So, last summer, just before a bridal shower she was helping to throw for a wedding in which she was a bridesmaid, my youngest daughter's camera died. Good mother that I try to be, I purchased her a pink Canon Powershot SD1200 IS. It took great pictures. I was jealous. Not that my Kodak didn't take good pictures, but it was several years older and had several fewer features and megapixels.
In April, I decided it was time to upgrade my camera and started looking around. That was when I discovered that none of the newer models in my price range had an optical viewfinder. All depended on the LCD screens, a disadvantage in bright sunlight, if you ask me. I was able to locate a blue camera in the same model as the one my daughter had, so I purchased it.
In early May, my oldest daughter was in her best friend's wedding and handed me her camera to use for picture taking. I dropped it and broke it. I was going to give her my old camera but then felt really guilty since she was headed for Europe this summer, so I gave her my new camera. She then traded with her sister for the older pink camera, because pink is her color. (Note: this means that younger daughter got new cameras twice in a row.)
By July I was again wishing to upgrade before all the cameras with optical viewfinders disappeared from the face of the earth, but I didn't feel like I could afford a second brand new camera so I purchased a factory refurbished green camera just like the daughters' cameras. It worked great until yesterday when I wanted to take the progress pictures for this block. Then it died. First, it just wouldn't focus. Then the lens froze in position so that even when I turned it off, the lens stayed out. Now I have to work with Canon and/or the online camera shop to get this resolved so I totally don't lose all of that money. Sigh.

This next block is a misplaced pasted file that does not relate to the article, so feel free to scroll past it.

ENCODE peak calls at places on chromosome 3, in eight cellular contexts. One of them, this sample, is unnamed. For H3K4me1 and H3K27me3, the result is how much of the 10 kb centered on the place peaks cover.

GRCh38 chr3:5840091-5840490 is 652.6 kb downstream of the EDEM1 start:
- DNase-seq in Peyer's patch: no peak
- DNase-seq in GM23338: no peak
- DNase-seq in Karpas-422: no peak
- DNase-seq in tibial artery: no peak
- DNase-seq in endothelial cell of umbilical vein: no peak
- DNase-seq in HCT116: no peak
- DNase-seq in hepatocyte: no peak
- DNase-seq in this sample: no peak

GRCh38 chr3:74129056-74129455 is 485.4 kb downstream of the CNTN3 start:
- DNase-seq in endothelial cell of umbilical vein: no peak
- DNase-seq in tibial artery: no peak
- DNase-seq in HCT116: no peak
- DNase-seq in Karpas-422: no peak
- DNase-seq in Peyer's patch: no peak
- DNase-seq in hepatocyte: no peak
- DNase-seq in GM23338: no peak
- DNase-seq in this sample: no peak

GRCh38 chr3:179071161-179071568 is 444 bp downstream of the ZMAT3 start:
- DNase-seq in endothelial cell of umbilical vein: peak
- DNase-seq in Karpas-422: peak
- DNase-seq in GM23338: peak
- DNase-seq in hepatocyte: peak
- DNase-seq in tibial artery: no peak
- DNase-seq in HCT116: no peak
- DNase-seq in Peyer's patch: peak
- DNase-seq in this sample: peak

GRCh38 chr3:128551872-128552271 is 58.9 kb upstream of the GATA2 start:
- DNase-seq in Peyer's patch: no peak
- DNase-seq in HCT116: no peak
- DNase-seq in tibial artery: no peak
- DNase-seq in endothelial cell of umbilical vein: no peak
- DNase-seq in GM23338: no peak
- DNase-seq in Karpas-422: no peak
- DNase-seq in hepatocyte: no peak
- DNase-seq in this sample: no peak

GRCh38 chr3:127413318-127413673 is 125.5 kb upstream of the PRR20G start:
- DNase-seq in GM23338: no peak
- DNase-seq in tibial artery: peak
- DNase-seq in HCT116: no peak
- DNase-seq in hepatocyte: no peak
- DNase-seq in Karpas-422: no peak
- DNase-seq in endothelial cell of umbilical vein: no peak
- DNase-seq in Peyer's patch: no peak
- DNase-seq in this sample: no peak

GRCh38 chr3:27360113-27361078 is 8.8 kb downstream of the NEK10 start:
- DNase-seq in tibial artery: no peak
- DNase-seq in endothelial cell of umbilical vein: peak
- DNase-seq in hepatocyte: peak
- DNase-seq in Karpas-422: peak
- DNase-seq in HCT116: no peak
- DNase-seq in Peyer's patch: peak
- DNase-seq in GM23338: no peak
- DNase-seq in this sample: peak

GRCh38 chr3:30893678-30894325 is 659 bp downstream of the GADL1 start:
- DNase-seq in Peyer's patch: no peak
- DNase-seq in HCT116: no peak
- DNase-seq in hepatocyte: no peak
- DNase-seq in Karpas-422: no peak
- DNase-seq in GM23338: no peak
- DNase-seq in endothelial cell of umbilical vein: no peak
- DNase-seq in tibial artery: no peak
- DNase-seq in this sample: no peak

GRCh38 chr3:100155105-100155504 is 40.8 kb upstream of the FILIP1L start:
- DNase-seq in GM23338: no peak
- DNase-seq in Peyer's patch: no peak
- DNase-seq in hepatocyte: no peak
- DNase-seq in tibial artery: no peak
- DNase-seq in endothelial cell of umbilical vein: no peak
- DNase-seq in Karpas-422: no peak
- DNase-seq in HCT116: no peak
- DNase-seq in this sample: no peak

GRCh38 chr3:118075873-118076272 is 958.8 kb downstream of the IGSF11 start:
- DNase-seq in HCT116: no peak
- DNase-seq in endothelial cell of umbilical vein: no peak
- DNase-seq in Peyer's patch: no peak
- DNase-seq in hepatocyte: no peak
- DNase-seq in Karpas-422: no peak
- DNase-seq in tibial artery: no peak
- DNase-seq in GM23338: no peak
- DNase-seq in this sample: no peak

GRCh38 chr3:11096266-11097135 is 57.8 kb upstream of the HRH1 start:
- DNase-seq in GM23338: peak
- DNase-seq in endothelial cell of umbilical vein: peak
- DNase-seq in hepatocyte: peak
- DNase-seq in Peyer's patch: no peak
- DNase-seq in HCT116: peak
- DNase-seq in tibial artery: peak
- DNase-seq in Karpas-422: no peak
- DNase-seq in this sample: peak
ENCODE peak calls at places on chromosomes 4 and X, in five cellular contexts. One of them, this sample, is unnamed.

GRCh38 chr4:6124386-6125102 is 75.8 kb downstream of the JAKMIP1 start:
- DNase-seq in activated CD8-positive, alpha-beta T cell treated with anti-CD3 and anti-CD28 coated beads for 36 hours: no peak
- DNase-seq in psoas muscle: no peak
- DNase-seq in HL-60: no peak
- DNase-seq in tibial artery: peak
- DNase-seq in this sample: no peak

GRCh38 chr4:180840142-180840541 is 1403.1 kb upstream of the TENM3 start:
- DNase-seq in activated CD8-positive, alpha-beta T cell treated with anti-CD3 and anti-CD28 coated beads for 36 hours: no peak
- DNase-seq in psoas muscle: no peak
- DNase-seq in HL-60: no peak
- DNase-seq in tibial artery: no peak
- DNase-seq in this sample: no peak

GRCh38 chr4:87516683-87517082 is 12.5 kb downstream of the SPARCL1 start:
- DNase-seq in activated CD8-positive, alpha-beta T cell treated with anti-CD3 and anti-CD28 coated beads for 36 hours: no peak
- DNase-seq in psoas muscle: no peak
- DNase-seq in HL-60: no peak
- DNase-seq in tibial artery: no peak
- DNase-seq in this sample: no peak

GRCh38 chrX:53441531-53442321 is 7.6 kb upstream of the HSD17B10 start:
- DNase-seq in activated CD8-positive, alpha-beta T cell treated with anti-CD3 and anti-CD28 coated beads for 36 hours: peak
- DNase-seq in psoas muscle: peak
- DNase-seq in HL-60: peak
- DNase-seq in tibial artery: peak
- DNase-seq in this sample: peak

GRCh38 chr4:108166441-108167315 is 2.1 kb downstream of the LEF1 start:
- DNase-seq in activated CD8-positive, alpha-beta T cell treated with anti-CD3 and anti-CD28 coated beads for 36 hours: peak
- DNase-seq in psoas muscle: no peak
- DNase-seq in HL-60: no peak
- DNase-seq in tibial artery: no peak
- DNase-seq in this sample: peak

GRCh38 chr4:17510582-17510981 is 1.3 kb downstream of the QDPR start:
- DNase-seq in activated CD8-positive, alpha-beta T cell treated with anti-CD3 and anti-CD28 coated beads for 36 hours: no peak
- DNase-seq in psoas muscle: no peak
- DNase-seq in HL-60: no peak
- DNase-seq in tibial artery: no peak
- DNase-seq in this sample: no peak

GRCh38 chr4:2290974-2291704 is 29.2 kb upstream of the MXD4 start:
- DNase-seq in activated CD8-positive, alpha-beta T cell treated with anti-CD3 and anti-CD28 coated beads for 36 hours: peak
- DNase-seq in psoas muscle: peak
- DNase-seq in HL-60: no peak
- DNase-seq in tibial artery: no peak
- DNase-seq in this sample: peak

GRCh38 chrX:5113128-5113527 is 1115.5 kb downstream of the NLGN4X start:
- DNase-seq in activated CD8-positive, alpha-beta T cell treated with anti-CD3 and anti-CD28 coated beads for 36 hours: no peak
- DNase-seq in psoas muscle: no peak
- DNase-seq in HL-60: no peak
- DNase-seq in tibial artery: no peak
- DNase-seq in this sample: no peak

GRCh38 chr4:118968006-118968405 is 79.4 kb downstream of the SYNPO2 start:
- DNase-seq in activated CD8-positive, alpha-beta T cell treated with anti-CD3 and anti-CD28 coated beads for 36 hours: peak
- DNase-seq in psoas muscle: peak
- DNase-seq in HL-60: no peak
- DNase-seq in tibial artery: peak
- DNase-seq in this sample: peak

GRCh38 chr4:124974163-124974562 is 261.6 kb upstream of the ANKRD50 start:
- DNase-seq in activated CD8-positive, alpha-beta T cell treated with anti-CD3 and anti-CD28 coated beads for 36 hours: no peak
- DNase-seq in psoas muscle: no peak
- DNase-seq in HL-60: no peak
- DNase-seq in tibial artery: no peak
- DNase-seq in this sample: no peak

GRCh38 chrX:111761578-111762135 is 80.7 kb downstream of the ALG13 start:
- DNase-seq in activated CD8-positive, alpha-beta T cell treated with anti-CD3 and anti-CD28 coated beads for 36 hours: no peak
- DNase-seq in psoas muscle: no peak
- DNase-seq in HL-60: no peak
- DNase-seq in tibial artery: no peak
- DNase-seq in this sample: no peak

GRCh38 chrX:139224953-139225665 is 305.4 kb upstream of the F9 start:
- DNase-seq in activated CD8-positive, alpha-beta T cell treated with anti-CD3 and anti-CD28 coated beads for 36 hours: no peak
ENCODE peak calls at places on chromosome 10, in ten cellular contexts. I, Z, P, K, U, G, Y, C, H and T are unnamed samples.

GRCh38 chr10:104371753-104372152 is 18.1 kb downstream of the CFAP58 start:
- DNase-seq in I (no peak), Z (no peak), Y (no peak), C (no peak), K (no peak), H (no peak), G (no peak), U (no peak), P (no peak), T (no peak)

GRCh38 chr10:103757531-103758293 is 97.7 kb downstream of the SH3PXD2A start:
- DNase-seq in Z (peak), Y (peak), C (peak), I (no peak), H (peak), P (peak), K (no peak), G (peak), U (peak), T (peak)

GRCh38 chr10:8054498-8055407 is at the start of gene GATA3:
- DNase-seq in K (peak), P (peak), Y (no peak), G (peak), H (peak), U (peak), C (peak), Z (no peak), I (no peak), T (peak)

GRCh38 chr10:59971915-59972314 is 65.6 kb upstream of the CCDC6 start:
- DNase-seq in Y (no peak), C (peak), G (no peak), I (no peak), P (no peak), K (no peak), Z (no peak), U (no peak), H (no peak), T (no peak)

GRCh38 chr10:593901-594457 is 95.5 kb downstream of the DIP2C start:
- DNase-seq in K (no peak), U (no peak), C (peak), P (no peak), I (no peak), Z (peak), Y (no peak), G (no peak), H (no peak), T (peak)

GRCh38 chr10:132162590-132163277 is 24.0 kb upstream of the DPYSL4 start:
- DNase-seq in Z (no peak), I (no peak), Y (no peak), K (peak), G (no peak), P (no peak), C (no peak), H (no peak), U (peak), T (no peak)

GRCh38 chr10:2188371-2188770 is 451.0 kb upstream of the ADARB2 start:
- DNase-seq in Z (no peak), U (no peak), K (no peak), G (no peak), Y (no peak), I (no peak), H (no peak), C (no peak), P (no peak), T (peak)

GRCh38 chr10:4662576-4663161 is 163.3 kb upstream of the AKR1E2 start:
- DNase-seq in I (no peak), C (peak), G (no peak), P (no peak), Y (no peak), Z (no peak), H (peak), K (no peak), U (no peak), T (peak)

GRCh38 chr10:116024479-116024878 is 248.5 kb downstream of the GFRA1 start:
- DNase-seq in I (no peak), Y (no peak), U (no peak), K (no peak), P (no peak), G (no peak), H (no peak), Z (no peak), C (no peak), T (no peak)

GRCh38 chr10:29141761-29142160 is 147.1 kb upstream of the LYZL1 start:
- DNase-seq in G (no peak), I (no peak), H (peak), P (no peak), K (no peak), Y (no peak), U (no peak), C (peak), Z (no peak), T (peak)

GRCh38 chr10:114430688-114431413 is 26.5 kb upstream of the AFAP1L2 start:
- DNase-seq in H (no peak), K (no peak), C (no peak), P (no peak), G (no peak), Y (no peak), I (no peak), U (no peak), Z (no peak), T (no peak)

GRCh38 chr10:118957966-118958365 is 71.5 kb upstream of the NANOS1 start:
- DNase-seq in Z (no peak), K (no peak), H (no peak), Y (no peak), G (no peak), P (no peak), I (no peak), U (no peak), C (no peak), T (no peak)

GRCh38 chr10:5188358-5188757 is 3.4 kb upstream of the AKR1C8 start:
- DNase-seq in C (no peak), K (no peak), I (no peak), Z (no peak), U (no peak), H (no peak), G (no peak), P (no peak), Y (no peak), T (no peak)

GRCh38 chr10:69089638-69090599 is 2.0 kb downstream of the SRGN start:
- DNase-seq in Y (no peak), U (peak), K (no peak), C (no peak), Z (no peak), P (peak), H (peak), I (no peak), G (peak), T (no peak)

Be that as it may, when I first realized that pictures were not happening with that camera yesterday, I started to wonder if I should skip the pictures and continue putting the block together or skip putting the block together until I could get to my old camera. (This decision was complicated by the fact that I had several hours of sitting at work and didn't want to spend all of it just aimlessly searching the internet.) Then I remembered my cell phone. And then I learned a new skill - pairing my cell phone with my computer using Bluetooth and transferring my pictures that way. So today's pictures are brought to you by my cell phone and Bluetooth.
As I began to get more of the pieces together, I began to think that maybe the color choices weren't quite as awful as I thought. This feeling continued as I added even more. And here is the finished product:
I hesitate to say this, but I am really happy with the way everything matched up here. When I was searching for information online, I kept seeing that this was a paper pieced block, and that made me wonder if I could really pull it off. I think it looks pretty good, even if I do say so myself!
Before I end our discussion of this block, I thought I'd let you know that Beacon Lights is the only name it's known by (according to the Jinny Beyer book) and it is attributed to Nancy Page, having been published in the Birmingham News in 1936. Now you know everything I know. It's on to the next block!